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N93737 accident description

New Mexico map... New Mexico list
Crash location Unknown
Nearest city Hobbs, NM
32.702612°N, 103.136040°W
Tail number N93737
Accident date 13 Apr 2001
Aircraft type Bellanca 1731A
Additional details: None

NTSB Factual Report

On April 13, 2001, at approximately 1240 mountain daylight time, a Bellanca 17-31A, N93737, was substantially damaged when it collided with terrain while landing at Lea County Regional Airport, Hobbs, New Mexico. The private pilot and sole occupant on board received minor injuries. Visual meteorological conditions prevailed, and no flight plan had been filed for this personal flight being conducted under Title 14 CFR Part 91. The flight originated at Lubbock, Texas, at approximately 1145.

According to the pilot, at the moment of flare/touchdown on runway 21, the airplane settled onto its left main landing gear. The right wing rose up and the airplane departed the left side of the runway just past taxiway "B." He attempted a go-around and the airplane became airborne momentarily. The pilot stated that during the attempted go-around, the airplane was unresponsive and would not "climb or accelerate." He said, "the more I added right rudder the more it went left." The airplane turned to the left, crossed runway 26 and settled down on runway 30, skidding across the runway. The airplane came to rest, facing the direction from which it came, in the grass to the south of runway 30, adjacent to taxiway "B1." The airplane sustained substantial damage to the airframe, both main landing gears, and empennage.

At the time of the accident, winds were from 160 degrees at 4 knots, and the temperature was 24 degrees Celsius. Altimeter setting was 30.12" Hg. The airfield elevation is 3,661feet msl and density altitude was computed to be approximately 5,405 feet msl.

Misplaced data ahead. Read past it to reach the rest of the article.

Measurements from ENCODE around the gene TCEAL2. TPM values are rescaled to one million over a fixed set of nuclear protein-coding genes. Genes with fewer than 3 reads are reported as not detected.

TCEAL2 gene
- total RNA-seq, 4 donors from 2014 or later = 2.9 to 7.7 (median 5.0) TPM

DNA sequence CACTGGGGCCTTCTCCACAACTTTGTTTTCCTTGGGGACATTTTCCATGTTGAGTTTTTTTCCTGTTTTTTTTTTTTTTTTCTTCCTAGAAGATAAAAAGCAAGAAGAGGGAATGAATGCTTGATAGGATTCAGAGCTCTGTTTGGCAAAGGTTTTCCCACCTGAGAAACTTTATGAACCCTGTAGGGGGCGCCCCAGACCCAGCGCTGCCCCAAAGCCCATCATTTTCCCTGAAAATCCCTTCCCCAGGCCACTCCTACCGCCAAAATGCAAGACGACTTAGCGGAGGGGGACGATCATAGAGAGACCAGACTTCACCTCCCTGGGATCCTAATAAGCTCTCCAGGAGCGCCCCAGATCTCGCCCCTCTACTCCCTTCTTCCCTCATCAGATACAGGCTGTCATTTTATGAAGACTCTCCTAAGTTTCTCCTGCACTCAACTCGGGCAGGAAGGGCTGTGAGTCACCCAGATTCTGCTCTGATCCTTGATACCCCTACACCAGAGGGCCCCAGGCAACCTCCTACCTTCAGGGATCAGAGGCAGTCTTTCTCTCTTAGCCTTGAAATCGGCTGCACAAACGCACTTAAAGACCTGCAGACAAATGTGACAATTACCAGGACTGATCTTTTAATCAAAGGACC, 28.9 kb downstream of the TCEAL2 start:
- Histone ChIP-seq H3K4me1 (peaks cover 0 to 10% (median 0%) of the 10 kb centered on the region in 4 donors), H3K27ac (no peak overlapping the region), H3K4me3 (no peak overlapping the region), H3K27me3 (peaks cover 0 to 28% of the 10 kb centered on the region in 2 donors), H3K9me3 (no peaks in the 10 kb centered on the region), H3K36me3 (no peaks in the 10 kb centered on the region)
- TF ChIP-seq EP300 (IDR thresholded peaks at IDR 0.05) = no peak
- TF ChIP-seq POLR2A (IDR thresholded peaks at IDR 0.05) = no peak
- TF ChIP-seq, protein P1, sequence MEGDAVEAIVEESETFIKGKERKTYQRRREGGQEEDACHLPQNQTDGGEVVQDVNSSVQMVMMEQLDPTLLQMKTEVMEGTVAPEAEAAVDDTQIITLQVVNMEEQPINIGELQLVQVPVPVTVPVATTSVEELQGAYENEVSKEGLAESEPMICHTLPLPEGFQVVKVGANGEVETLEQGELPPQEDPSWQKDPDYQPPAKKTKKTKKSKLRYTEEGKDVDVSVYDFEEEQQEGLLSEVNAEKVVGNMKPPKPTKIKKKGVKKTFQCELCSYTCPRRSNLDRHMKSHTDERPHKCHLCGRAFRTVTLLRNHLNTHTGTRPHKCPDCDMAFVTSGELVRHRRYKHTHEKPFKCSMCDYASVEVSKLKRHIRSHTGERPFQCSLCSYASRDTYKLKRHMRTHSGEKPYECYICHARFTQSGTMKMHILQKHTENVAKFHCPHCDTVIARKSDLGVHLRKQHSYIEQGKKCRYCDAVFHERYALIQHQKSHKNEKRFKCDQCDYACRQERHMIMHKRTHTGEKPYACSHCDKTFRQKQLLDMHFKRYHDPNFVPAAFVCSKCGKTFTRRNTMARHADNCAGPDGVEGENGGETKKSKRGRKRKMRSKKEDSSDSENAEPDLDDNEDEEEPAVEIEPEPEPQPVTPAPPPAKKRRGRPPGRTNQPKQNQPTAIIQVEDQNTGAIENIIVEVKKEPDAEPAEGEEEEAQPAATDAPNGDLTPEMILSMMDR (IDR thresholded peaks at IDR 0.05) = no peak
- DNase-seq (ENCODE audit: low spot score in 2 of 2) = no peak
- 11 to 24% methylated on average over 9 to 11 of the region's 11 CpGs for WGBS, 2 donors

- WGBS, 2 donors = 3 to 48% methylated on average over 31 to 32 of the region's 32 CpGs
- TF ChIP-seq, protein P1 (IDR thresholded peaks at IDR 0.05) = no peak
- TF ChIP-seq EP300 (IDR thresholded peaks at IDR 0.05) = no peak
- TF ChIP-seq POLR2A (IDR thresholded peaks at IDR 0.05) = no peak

An FAA inspector who examined the wreckage and interviewed the pilot stated that, when the pilot seated himself in the airplane to show the inspector what had happened, the inspector noticed that, "the pilot seated himself in the left seat and was sitting at a left angle and as he placed his feet up to the rudder pedals, his right foot was placed on the co-pilot's left rudder pedal."

On September 17, 2000, the pilot was in another accident, (DEN00LA174), involving a Bellanca 17-30A, N14774. According to the FAA inspector who went to that accident site, the airplane veered to the left during takeoff and struck a mesquite bush. It then traveled 336 feet through the air, struck the ground, spun around 720 degrees, and skidded to a halt 1,947 feet from the start of the takeoff roll. The inspector said it appeared that, "the pilot failed to apply sufficient right rudder at liftoff to maintain directional control," allowing the airplane to "drift left sufficient[ly] for the left wing to strike the mesquite bush branch."

NTSB Probable Cause

the pilot's failure to maintain directional control during flare/landing.

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